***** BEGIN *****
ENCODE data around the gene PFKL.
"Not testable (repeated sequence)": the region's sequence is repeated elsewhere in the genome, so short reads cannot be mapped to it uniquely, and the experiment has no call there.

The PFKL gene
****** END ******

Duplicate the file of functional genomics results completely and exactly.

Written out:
ENCODE data around the gene PFKL.
"Not testable (repeated sequence)": the region's sequence is repeated elsewhere in the genome, so short reads cannot be mapped to it uniquely, and the experiment has no call there.

The PFKL gene